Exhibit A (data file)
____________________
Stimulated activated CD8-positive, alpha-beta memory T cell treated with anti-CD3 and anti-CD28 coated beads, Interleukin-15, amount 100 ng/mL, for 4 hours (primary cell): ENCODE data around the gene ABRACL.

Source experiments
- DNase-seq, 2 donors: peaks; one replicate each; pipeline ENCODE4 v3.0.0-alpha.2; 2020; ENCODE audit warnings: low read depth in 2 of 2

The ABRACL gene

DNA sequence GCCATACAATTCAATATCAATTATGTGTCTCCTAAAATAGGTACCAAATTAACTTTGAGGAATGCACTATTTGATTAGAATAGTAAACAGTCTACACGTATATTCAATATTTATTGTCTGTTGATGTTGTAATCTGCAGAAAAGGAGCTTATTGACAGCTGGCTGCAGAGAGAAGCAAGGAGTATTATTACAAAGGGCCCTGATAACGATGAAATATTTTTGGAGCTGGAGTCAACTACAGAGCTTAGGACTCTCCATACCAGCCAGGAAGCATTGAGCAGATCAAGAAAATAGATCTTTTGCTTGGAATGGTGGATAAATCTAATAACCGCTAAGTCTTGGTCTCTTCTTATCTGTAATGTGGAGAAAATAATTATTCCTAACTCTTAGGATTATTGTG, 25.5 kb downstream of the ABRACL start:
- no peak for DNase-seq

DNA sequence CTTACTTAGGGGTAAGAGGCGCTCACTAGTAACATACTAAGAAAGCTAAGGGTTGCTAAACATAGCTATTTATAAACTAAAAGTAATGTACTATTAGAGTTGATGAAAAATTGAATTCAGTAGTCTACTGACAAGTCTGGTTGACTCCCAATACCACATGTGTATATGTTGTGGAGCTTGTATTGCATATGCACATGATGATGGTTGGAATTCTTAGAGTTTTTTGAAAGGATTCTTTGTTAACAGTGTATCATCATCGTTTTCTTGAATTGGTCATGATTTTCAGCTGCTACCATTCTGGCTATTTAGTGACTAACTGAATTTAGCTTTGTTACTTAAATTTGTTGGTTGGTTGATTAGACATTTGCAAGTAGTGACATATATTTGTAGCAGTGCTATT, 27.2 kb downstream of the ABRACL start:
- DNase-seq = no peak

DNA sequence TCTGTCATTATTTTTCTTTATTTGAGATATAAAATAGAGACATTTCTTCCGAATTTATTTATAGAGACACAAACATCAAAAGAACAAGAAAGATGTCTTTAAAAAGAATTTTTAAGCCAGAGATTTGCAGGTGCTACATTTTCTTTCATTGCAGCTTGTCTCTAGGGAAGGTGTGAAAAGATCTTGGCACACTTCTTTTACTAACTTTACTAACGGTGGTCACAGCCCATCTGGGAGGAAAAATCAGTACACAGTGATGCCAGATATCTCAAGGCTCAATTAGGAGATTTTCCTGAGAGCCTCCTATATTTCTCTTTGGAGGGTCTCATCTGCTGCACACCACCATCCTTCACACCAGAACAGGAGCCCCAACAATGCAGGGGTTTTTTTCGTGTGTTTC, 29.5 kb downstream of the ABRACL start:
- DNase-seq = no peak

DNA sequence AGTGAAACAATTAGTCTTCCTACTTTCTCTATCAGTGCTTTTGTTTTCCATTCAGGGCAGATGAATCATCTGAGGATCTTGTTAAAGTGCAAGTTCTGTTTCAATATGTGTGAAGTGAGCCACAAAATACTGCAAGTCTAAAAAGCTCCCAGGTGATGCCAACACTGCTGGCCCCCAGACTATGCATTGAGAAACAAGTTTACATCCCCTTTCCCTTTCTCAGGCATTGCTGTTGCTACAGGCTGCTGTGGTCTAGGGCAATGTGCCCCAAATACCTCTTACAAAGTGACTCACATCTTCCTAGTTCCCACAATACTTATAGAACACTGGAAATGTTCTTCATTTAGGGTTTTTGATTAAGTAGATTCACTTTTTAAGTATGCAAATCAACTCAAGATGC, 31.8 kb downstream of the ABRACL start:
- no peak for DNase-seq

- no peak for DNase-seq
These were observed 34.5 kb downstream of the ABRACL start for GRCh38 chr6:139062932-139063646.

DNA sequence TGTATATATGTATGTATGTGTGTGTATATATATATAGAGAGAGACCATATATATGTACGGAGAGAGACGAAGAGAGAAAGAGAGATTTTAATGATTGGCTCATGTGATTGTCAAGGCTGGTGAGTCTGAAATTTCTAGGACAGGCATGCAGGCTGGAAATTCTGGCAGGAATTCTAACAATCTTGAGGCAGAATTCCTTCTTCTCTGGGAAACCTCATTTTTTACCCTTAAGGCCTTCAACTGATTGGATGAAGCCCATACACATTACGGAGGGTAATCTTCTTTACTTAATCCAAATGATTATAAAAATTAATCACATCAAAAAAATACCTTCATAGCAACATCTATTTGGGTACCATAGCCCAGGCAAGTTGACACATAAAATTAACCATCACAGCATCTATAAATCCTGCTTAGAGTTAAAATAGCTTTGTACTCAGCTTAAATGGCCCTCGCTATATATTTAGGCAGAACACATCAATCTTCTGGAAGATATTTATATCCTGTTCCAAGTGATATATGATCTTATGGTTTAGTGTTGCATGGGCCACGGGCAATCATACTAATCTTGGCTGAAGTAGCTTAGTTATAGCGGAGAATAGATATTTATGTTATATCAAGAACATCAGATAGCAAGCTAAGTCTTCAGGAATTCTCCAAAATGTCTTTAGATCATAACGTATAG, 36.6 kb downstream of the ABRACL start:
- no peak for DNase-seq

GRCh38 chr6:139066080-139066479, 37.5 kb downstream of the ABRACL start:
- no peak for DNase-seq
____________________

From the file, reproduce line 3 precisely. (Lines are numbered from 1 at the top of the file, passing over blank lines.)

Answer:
- DNase-seq, 2 donors: peaks; one replicate each; pipeline ENCODE4 v3.0.0-alpha.2; 2020; ENCODE audit warnings: low read depth in 2 of 2